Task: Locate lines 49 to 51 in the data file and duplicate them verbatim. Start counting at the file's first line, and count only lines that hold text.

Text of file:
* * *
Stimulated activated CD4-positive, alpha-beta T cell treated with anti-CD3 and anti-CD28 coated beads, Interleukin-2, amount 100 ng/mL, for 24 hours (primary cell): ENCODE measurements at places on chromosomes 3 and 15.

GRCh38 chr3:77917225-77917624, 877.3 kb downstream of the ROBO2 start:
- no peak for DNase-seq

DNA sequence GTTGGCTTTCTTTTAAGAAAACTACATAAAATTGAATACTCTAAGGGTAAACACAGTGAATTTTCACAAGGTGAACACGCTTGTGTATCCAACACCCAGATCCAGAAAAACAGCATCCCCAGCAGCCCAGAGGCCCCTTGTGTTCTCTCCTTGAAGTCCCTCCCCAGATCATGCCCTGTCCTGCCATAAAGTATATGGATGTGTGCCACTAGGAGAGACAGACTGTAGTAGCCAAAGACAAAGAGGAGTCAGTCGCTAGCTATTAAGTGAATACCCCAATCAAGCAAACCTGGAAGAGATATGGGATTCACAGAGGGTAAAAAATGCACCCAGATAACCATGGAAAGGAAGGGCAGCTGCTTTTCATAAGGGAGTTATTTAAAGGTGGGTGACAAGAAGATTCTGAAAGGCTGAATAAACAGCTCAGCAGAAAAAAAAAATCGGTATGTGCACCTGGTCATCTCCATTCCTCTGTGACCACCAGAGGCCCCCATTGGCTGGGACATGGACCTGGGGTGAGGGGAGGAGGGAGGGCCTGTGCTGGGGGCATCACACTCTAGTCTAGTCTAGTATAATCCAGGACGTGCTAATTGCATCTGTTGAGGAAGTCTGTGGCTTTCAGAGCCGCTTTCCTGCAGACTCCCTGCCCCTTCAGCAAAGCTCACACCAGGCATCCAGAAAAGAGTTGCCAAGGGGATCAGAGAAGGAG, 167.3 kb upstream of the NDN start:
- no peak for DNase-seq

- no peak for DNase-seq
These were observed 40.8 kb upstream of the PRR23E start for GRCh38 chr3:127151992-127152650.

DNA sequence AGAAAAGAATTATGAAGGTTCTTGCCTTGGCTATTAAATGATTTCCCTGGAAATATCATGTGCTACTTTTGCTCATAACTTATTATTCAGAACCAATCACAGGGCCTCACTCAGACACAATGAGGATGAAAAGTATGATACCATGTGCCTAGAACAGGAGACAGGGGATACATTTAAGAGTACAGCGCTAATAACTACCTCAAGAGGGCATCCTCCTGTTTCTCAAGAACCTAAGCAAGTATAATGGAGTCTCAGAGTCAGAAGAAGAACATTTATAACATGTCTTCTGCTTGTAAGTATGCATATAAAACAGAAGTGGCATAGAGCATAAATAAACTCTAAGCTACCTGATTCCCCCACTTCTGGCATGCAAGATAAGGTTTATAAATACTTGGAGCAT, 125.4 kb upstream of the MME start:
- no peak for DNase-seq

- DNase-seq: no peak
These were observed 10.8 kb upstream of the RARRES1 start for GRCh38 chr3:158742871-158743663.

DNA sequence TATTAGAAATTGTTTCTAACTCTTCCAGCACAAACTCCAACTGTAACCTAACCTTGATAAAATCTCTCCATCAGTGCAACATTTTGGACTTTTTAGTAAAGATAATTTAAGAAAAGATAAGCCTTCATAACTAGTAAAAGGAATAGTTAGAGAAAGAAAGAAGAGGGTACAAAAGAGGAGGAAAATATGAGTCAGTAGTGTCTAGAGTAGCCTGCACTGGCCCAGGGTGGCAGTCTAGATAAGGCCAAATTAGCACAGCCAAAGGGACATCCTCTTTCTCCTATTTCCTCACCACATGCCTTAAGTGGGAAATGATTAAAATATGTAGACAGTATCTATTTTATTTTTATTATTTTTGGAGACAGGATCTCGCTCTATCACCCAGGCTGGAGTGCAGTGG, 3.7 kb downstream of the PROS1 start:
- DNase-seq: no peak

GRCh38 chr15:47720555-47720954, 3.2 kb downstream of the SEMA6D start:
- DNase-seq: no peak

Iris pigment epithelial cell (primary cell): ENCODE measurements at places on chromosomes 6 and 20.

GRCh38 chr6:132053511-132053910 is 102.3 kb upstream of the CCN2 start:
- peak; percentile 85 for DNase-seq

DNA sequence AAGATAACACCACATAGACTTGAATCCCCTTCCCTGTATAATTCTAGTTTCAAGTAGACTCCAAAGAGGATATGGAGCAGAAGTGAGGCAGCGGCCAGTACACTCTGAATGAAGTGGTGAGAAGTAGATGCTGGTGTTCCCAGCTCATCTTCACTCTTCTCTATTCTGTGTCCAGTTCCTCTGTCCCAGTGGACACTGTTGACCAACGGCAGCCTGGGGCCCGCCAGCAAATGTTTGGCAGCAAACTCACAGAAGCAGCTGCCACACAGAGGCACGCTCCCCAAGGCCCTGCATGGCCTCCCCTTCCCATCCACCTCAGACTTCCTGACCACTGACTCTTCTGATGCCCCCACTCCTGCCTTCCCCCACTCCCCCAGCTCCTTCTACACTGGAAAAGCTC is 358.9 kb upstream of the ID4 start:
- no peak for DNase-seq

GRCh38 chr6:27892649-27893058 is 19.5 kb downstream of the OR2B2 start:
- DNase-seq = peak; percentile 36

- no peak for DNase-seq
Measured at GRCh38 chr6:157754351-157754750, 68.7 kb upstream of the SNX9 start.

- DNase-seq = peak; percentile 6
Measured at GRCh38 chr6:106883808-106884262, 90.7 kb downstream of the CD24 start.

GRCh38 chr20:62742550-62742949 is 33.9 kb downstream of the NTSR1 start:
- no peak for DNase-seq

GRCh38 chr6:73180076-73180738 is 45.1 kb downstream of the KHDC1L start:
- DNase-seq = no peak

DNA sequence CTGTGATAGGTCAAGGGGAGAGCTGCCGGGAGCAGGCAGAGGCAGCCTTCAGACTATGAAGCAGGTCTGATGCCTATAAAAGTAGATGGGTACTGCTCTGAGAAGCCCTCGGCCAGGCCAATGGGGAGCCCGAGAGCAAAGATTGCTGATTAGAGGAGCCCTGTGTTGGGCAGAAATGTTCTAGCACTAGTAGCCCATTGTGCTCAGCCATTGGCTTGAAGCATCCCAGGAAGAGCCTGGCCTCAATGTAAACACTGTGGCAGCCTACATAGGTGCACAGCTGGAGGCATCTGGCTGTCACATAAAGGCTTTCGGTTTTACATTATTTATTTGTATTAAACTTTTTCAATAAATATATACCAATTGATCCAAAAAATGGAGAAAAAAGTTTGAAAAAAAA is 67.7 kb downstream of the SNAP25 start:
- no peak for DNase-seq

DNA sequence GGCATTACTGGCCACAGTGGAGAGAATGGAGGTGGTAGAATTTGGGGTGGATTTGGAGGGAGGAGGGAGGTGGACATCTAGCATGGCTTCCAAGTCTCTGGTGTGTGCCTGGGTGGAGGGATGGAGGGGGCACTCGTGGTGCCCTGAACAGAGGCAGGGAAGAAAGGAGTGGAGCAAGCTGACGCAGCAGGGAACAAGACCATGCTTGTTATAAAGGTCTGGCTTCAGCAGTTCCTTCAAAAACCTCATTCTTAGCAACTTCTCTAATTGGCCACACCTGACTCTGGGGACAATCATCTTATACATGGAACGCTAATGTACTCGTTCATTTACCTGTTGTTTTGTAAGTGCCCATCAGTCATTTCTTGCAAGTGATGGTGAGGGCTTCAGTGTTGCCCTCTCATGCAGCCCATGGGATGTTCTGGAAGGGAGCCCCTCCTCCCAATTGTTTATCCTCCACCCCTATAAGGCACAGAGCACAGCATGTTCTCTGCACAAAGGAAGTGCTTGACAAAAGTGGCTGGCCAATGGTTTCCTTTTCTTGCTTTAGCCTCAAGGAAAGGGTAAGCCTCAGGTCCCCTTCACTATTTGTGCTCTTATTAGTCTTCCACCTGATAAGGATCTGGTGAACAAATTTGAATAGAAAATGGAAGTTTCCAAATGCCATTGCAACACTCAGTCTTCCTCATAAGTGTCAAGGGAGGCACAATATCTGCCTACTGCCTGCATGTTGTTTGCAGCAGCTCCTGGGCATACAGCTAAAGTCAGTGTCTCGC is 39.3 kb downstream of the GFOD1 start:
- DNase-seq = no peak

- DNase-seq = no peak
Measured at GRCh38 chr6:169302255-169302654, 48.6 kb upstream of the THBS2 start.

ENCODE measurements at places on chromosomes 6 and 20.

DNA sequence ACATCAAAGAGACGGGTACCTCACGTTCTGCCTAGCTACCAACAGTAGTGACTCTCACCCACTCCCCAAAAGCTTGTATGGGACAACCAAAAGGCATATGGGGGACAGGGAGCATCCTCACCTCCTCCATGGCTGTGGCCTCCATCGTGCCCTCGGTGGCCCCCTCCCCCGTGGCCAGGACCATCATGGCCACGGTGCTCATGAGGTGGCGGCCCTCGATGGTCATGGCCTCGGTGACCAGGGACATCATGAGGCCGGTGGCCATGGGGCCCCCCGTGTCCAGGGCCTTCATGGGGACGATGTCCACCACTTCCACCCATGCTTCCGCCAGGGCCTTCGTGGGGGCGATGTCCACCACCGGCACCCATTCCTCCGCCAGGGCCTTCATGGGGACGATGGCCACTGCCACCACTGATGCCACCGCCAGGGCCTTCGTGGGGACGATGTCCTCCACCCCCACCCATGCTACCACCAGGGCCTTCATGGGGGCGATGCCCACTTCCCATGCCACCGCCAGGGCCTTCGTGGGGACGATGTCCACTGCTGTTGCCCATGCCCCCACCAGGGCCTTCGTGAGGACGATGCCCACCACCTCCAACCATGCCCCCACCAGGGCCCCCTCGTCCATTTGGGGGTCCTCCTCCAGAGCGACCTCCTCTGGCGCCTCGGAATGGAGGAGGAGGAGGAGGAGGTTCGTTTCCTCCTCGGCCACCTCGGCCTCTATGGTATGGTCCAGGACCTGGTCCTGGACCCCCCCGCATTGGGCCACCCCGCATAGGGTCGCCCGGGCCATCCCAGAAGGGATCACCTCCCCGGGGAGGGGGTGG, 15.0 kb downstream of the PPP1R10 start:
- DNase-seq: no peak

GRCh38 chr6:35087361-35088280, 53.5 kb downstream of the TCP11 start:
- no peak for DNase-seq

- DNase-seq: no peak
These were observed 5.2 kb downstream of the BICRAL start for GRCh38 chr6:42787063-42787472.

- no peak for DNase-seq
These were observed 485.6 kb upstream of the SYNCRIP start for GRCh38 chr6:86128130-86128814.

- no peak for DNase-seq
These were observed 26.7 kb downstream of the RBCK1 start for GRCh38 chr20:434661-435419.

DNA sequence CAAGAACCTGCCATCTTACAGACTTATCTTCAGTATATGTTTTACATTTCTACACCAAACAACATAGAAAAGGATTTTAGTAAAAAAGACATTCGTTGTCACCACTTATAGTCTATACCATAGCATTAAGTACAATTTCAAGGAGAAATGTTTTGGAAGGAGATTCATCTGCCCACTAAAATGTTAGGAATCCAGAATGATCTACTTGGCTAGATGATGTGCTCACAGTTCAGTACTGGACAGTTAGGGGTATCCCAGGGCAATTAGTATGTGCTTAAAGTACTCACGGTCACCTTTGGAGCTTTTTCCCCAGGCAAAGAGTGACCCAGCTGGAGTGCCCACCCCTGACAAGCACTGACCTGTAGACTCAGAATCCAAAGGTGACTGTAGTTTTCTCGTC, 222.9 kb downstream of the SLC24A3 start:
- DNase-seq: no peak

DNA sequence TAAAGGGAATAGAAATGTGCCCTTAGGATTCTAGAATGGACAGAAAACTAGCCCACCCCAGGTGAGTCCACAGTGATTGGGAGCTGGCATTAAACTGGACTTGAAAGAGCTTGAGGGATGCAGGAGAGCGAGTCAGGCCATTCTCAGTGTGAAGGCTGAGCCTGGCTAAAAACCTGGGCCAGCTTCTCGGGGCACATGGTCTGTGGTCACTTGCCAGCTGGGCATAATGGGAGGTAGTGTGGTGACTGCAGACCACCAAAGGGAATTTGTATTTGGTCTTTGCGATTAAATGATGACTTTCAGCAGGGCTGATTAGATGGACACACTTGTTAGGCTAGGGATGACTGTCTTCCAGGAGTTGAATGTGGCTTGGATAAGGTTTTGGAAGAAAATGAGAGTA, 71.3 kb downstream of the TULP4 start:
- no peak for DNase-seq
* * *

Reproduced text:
- DNase-seq: no peak

DNA sequence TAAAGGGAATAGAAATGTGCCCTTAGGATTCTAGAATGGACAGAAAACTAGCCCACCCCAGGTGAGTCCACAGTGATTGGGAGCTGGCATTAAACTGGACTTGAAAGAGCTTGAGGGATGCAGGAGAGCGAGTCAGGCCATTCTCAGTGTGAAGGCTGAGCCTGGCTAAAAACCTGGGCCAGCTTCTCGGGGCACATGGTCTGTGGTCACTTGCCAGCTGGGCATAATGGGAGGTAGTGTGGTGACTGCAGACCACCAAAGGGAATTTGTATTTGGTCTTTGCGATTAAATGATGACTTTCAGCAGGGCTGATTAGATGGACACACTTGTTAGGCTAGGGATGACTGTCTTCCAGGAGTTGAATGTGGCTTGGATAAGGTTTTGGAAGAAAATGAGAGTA, 71.3 kb downstream of the TULP4 start:
- no peak for DNase-seq